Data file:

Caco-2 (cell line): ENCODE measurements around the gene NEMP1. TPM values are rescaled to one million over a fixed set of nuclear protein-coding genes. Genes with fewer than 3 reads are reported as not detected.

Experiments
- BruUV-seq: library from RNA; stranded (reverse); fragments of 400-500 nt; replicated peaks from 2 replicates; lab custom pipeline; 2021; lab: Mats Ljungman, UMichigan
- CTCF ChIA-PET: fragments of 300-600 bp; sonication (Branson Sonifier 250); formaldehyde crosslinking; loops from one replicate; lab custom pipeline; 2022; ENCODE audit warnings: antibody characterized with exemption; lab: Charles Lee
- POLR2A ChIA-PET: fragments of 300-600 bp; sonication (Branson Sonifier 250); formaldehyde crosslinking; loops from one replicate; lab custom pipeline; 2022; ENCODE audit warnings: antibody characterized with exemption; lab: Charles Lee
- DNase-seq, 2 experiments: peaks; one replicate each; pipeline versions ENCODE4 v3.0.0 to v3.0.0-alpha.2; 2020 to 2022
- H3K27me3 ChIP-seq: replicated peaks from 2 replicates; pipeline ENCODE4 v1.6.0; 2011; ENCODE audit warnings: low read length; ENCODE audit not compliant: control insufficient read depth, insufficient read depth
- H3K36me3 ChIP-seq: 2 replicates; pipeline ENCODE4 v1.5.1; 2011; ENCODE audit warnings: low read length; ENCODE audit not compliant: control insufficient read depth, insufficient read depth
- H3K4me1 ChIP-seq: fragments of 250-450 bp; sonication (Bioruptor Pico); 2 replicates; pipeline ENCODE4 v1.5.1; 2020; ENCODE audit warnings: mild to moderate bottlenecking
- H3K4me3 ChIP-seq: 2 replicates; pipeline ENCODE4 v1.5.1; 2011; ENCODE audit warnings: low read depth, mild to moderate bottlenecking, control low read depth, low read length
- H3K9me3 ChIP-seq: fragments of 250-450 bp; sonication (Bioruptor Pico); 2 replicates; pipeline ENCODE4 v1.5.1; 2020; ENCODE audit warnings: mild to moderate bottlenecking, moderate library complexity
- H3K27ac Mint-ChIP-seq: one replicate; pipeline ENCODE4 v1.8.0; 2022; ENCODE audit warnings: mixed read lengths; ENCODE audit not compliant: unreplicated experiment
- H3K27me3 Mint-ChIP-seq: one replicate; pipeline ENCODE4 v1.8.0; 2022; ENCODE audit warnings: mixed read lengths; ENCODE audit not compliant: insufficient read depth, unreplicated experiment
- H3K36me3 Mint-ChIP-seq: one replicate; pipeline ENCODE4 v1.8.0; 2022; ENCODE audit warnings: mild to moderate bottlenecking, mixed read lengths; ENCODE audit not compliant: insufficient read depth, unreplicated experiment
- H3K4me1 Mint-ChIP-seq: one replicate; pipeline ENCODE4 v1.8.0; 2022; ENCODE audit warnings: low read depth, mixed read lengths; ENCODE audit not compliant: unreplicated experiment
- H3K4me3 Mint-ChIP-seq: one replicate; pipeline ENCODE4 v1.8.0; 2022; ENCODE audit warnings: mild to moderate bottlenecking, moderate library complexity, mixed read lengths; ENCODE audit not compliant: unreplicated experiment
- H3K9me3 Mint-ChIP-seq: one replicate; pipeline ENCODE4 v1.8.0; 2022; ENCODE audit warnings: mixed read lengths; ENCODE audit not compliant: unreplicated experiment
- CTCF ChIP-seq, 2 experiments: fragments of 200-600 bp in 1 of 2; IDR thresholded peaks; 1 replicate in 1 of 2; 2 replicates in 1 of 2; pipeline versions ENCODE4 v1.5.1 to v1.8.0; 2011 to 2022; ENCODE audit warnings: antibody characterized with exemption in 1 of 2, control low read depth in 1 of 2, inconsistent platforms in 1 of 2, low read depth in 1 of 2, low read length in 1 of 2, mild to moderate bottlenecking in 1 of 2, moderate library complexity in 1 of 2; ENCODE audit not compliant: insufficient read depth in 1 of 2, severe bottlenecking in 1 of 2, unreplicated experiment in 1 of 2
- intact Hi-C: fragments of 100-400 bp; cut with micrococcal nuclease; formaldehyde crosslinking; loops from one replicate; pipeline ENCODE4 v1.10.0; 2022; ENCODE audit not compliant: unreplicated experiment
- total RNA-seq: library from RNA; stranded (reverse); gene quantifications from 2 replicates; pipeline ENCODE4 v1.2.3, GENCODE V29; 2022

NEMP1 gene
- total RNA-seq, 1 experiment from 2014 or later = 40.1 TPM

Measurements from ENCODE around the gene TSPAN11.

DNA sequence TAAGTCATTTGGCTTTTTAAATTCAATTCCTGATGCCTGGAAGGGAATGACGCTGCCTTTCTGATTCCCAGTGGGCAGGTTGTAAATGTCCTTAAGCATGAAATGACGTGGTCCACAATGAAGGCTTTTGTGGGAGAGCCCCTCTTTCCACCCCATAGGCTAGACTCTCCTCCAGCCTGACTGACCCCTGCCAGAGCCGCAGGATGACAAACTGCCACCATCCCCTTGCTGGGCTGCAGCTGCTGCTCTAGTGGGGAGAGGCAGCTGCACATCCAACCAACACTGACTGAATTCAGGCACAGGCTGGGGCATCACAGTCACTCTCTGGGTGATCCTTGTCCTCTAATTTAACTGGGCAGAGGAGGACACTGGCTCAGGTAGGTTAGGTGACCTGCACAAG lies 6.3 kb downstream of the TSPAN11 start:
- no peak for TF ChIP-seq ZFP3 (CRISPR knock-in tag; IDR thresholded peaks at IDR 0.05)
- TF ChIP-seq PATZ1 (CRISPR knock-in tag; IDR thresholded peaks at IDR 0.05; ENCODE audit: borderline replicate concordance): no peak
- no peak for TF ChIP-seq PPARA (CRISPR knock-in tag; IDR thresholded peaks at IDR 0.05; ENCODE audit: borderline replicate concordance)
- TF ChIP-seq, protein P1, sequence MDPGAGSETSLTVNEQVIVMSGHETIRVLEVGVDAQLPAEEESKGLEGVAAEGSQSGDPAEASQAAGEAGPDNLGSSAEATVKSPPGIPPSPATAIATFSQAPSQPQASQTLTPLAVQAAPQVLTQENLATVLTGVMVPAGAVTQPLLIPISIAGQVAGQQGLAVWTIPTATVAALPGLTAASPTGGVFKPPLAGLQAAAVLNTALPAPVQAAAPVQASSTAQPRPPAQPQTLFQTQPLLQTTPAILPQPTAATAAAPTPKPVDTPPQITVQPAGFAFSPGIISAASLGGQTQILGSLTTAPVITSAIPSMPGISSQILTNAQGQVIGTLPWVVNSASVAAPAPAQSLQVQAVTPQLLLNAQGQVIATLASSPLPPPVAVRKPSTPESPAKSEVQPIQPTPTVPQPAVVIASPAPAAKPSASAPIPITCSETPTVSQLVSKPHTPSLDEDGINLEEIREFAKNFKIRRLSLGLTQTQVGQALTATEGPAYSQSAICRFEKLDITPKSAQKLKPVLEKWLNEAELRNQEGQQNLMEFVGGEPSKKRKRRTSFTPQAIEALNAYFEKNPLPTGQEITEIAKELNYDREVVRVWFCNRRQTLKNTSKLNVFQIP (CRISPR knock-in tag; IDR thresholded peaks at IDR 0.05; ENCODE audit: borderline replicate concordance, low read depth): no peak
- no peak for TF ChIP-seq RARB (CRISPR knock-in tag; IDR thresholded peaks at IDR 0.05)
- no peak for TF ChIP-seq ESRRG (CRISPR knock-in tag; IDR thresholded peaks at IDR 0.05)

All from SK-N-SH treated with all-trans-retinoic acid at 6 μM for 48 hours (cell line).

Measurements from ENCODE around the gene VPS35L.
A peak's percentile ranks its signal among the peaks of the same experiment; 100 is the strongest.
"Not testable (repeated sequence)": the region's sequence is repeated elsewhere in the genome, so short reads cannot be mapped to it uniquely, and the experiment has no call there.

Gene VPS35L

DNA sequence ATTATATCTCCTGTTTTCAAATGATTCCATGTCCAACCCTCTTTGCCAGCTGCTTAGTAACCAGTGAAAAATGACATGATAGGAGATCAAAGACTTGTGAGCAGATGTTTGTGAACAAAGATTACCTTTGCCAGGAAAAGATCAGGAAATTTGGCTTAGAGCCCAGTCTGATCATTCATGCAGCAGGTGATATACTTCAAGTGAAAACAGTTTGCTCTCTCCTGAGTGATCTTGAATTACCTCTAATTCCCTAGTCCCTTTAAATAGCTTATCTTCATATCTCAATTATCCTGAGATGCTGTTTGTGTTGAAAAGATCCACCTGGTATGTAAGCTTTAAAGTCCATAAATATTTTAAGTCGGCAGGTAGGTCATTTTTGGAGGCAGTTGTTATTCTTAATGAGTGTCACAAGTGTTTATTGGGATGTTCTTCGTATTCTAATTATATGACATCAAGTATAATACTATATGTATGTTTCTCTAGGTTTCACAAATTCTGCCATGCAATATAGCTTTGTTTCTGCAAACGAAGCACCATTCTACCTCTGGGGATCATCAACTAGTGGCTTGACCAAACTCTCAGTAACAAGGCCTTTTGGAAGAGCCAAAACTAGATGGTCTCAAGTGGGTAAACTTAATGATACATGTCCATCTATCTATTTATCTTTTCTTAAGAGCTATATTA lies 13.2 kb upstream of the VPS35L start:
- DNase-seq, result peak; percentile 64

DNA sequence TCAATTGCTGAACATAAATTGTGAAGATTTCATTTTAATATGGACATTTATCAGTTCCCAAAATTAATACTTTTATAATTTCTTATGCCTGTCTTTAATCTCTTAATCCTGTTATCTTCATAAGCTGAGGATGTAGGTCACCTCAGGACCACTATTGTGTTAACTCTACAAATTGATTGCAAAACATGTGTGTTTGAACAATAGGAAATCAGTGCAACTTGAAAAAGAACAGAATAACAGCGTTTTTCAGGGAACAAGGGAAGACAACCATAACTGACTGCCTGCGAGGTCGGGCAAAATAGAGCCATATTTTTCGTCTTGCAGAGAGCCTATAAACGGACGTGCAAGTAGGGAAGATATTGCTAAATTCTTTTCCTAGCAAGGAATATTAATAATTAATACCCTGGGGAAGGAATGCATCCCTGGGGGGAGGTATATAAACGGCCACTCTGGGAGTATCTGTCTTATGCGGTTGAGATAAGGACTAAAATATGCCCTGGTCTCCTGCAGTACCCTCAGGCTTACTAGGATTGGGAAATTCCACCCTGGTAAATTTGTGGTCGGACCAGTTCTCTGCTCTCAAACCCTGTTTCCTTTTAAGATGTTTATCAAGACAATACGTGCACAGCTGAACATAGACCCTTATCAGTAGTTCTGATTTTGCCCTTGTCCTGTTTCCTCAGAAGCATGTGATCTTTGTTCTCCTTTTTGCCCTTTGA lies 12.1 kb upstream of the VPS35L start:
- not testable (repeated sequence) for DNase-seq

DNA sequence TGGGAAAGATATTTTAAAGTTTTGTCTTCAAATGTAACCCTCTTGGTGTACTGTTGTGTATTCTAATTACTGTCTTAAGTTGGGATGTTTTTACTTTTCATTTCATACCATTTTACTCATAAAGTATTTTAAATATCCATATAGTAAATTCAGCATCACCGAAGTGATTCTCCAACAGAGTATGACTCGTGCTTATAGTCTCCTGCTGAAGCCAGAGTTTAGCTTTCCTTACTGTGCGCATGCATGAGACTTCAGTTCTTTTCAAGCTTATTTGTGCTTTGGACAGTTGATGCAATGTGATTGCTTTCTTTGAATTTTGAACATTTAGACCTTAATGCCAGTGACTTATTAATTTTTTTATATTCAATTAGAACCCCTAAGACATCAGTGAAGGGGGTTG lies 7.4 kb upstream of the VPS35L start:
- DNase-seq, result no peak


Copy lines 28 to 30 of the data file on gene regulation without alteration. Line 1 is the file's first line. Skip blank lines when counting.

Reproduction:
- TF ChIP-seq, protein P1, sequence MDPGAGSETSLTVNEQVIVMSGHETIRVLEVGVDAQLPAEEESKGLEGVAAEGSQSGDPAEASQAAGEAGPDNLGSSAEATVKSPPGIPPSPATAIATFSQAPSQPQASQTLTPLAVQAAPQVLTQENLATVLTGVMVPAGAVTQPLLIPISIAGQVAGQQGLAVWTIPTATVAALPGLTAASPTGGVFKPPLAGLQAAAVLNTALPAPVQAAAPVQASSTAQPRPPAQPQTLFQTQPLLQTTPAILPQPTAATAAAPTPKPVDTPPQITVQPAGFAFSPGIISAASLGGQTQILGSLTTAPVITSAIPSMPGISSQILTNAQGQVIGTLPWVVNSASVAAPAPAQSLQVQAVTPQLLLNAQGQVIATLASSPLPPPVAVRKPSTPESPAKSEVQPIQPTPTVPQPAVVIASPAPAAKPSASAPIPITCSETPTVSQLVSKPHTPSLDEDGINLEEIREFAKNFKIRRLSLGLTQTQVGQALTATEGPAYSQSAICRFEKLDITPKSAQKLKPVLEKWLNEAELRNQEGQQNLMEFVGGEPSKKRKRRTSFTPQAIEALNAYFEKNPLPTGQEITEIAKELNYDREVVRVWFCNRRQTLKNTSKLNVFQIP (CRISPR knock-in tag; IDR thresholded peaks at IDR 0.05; ENCODE audit: borderline replicate concordance, low read depth): no peak
- no peak for TF ChIP-seq RARB (CRISPR knock-in tag; IDR thresholded peaks at IDR 0.05)
- no peak for TF ChIP-seq ESRRG (CRISPR knock-in tag; IDR thresholded peaks at IDR 0.05)